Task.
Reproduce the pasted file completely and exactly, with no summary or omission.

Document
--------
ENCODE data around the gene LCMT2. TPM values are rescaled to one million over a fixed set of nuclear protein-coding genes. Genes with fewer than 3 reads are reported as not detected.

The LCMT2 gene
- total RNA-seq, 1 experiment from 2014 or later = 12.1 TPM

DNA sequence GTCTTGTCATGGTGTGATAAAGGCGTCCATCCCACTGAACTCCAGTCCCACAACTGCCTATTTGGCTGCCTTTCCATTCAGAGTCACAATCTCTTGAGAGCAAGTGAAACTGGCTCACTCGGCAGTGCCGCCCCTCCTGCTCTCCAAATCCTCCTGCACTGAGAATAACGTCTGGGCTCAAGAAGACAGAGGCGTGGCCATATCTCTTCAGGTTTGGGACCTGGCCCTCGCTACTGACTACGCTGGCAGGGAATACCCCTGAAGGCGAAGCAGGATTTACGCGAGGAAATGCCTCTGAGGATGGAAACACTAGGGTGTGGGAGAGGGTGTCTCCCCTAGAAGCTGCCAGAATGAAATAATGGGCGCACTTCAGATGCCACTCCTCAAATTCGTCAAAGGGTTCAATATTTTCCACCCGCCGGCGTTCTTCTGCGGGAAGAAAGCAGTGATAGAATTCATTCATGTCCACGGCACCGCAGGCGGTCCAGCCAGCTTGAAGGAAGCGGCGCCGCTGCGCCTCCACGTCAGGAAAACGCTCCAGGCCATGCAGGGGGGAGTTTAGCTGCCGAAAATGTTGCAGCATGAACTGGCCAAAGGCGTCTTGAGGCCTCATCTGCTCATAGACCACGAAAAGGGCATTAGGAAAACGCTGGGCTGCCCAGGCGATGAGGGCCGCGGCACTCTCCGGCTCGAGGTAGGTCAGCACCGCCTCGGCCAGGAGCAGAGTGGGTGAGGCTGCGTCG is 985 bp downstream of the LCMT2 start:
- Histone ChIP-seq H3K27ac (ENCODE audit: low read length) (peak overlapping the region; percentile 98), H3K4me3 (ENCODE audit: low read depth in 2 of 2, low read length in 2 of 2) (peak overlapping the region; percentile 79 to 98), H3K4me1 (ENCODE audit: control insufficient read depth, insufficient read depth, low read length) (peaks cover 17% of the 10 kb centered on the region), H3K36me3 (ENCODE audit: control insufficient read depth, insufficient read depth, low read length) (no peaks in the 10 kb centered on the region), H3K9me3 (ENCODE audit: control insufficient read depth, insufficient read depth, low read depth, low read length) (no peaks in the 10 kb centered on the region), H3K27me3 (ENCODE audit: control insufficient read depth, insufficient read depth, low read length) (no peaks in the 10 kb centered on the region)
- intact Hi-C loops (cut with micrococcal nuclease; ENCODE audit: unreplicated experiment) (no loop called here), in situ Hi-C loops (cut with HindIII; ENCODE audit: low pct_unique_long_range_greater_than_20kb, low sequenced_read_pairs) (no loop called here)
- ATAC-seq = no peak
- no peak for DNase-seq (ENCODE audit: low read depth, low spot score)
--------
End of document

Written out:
ENCODE data around the gene LCMT2. TPM values are rescaled to one million over a fixed set of nuclear protein-coding genes. Genes with fewer than 3 reads are reported as not detected.

The LCMT2 gene
- total RNA-seq, 1 experiment from 2014 or later = 12.1 TPM

DNA sequence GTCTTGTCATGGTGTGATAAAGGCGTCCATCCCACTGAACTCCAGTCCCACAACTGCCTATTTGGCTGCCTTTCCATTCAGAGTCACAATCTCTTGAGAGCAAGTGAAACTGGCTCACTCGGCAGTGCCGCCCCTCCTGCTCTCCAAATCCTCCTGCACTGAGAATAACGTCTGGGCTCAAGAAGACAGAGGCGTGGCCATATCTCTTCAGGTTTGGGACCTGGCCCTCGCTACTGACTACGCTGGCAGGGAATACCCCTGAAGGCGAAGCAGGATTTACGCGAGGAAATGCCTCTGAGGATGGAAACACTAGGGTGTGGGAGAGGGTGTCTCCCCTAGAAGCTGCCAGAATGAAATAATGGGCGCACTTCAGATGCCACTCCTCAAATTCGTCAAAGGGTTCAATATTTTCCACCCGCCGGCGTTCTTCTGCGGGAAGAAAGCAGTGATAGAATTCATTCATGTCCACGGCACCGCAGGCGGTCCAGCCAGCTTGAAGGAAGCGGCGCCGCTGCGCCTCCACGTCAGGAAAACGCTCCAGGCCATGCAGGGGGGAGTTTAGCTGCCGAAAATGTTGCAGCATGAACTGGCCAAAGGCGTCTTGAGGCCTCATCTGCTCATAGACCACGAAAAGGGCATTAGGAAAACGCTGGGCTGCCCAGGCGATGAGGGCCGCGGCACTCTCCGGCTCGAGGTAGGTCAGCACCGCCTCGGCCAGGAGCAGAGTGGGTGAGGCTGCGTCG is 985 bp downstream of the LCMT2 start:
- Histone ChIP-seq H3K27ac (ENCODE audit: low read length) (peak overlapping the region; percentile 98), H3K4me3 (ENCODE audit: low read depth in 2 of 2, low read length in 2 of 2) (peak overlapping the region; percentile 79 to 98), H3K4me1 (ENCODE audit: control insufficient read depth, insufficient read depth, low read length) (peaks cover 17% of the 10 kb centered on the region), H3K36me3 (ENCODE audit: control insufficient read depth, insufficient read depth, low read length) (no peaks in the 10 kb centered on the region), H3K9me3 (ENCODE audit: control insufficient read depth, insufficient read depth, low read depth, low read length) (no peaks in the 10 kb centered on the region), H3K27me3 (ENCODE audit: control insufficient read depth, insufficient read depth, low read length) (no peaks in the 10 kb centered on the region)
- intact Hi-C loops (cut with micrococcal nuclease; ENCODE audit: unreplicated experiment) (no loop called here), in situ Hi-C loops (cut with HindIII; ENCODE audit: low pct_unique_long_range_greater_than_20kb, low sequenced_read_pairs) (no loop called here)
- ATAC-seq = no peak
- no peak for DNase-seq (ENCODE audit: low read depth, low spot score)